We self-employed professionals spend a great deal of our marketing effort on searching for the right words. We read books, take classes, and hire consultants to help us write copy for our marketing materials. Composing web pages, writing sales emails, and drafting ad copy consumes hours or days of precious marketing time.
It appears, though, that many professionals have mistaken all this wordsmithing for productive action.
Don’t get me wrong; the words you use to market yourself are important and deserve your attention. But crafting the message, and effectively delivering the message, are not at all the same thing. Here are some situations I’ve encountered with my clients and students that illustrate this all-too-common marketing blunder.
“I spent $2,000 on an ad campaign and I haven’t gotten a single client from it.”
If all a professional had to do in order to succeed at marketing was to write the perfect ad, I suspect many more folks would have thriving businesses. But when selling your own professional services, it rarely works that way. An online or print ad can be sometimes be a useful device for getting the attention of prospective clients. Its true function, though, must be to open the door to a sales conversation, not to close a sale all by itself.
Ads rarely turn into instant clients. Before you consider running an ad campaign, you should know exactly what you want it to do. Are you offering ad viewers something free for which they will provide their email address? Have you designed a special landing page on your site for your campaign? Your ad needs to ease visitors into a multi-stage sales funnel so you can follow up with them. Just pointing an ad viewer to the home page of your website — or to a page that asks them to immediately spend a substantial sum — is unlikely to pay off for you.
“I can’t follow up on these leads because I don’t have a good sales email.”
The quest for the perfect sales email seems to prevent far too many professionals from reaching out to prospective clients. It appears that many people are convinced that there is such a thing as the perfect sales email — you know, the one that results in instant replies from eager clients as soon as they receive it? Searching for this Holy Grail of marketing, they delay and delay until all their leads grow stale.
Instead of focusing so much on the content of your sales emails, put your emphasis on repeat contacts using multiple channels over time. Place a call, then send an email, call again, then send another email. You could make contact with a prospect four times over a two-week span in less time than it takes you to write and rewrite one “perfect” email. A series of action steps like this will have much more likelihood of resulting in a sales conversation than almost any email you could write.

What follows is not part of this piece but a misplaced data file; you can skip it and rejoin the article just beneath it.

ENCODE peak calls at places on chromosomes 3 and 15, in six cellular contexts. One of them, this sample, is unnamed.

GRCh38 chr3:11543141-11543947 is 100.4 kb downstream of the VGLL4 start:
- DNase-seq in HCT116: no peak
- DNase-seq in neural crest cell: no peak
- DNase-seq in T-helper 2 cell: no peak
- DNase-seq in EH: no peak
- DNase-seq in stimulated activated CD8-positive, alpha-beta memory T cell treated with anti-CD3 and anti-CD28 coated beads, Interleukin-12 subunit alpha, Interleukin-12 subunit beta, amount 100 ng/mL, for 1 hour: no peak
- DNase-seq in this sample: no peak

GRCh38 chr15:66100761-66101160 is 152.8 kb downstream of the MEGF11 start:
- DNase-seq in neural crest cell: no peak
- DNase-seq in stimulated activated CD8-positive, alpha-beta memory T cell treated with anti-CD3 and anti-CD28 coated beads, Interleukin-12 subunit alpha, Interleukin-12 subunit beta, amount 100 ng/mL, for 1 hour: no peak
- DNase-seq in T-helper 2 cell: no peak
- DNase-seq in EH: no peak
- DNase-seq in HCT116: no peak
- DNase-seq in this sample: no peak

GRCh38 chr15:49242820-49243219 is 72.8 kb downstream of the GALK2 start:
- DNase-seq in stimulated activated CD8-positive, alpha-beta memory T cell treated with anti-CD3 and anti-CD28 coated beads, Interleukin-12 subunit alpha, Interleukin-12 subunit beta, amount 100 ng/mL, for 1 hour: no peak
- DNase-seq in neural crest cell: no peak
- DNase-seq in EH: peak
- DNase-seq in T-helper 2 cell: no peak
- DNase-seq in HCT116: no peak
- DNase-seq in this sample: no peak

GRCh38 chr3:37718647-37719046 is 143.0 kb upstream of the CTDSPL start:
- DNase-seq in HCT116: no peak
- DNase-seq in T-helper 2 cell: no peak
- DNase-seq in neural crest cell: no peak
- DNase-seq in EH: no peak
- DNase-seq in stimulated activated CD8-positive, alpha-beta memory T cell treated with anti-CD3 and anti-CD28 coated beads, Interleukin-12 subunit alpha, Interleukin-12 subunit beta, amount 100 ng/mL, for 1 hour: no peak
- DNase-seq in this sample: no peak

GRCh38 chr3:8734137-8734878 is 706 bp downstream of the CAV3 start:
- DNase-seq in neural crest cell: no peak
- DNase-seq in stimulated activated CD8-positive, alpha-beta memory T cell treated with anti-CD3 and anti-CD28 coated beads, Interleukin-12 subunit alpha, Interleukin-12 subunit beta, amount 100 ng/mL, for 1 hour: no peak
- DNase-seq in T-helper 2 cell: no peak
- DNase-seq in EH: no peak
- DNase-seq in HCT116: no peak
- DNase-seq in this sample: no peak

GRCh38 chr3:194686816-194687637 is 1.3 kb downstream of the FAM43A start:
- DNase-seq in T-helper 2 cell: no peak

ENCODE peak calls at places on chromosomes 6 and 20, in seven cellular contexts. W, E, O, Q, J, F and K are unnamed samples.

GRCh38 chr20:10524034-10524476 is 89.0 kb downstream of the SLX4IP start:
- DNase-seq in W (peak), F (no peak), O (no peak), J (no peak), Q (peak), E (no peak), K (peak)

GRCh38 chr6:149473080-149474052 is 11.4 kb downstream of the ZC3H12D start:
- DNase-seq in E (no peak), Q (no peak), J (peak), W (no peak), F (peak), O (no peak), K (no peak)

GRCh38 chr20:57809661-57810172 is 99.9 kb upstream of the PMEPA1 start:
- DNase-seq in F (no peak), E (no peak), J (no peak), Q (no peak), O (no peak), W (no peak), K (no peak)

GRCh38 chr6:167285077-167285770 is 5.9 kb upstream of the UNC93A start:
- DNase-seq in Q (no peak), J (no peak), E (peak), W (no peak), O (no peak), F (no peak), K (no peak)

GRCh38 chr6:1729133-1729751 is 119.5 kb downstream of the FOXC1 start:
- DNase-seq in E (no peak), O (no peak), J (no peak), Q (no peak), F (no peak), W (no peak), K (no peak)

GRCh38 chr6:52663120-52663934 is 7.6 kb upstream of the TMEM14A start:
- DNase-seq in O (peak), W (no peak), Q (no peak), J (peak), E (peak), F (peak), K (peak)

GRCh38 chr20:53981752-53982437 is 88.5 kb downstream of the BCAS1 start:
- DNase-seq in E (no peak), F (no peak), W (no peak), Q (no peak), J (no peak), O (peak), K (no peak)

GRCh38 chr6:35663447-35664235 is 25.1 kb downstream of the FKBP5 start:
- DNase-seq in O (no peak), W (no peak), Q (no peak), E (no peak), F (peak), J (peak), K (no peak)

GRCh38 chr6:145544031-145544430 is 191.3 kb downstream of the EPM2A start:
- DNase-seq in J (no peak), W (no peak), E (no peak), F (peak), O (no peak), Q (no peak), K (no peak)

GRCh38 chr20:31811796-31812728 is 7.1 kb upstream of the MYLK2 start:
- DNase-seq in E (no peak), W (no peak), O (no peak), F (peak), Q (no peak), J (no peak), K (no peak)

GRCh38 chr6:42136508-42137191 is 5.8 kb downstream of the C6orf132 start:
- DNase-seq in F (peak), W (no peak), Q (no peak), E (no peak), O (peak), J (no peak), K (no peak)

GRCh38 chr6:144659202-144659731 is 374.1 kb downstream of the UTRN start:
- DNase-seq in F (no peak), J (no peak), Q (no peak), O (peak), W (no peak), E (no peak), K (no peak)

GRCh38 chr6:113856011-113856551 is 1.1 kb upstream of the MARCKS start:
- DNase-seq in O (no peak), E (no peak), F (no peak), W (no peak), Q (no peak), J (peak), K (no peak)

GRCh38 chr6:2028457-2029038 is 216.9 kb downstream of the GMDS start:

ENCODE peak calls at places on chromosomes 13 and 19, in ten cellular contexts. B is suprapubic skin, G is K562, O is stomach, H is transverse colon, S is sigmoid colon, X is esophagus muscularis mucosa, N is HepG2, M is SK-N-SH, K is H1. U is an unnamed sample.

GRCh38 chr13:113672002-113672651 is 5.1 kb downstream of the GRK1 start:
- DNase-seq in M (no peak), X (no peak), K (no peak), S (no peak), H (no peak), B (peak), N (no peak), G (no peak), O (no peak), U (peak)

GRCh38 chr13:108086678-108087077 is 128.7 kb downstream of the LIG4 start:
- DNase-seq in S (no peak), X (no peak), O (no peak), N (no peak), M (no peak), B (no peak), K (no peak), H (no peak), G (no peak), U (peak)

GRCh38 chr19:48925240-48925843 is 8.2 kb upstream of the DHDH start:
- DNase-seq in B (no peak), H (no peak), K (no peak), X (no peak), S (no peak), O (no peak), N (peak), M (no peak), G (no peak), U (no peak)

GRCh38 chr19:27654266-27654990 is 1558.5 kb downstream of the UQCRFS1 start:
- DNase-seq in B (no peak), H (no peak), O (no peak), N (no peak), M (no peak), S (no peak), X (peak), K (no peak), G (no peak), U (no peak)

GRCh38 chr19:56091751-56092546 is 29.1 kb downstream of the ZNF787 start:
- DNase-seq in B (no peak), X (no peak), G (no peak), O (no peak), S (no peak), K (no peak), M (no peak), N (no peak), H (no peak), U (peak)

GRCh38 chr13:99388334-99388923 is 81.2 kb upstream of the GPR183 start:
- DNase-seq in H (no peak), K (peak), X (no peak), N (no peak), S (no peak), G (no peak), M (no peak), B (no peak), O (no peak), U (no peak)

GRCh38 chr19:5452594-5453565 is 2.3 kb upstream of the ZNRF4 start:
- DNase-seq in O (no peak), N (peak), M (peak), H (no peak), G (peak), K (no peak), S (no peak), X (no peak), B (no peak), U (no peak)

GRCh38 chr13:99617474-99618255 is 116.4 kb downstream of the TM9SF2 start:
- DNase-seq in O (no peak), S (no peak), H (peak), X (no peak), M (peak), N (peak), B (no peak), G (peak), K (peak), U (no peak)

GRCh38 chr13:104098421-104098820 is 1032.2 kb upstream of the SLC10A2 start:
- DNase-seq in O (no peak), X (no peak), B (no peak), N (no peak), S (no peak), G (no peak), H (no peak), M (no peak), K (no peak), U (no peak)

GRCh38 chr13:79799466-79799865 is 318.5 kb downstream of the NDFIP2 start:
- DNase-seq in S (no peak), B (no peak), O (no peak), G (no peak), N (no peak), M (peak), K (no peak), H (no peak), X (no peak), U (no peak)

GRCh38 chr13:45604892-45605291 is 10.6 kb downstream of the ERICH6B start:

“I can’t market; my website isn’t up-to-date.”
The idea of marketing one’s business on the web didn’t even exist before the mid-1990’s. And somehow, we managed to market ourselves without it. Now it seems that having your whole business spelled out in detail on your website has become a prerequisite for getting clients. Actually, the universe of marketing professional services hasn’t changed as much as many folks think.
For the vast majority of self-employed professionals, their first few clients come as a result of pre-existing personal connections. These clients are people they already know, or the friends and colleagues of people they know. There’s no need for a sophisticated web presence to land clients like these.
If you’re newly in business, you’ll compose much better copy for your website after you have the opportunity to have a few real sales conversations. You’ll know much more then about what works to get across your message to potential clients. If prospective clients need more information about you, send an email or put it on paper. Just because you can share detailed information about your business on the web doesn’t mean you have to.
For the established professional, you already know that the best clients typically result from referrals and networking. A detailed, up-to-date website can be useful in those activities, but it doesn’t have to be the linchpin. Focus on delivering your marketing message to referral partners and networking contacts in other ways — phone calls, email, coffee meetings, etc.
Don’t wait to get it right before you get going.
Ad campaigns, sales emails, and websites can all be effective marketing tools. Writing powerful and informative marketing copy is a useful skill to learn or hire out to a professional. But don’t put your marketing on hold because you haven’t yet found the perfect words to use. In marketing your services, actions really do speak louder than words.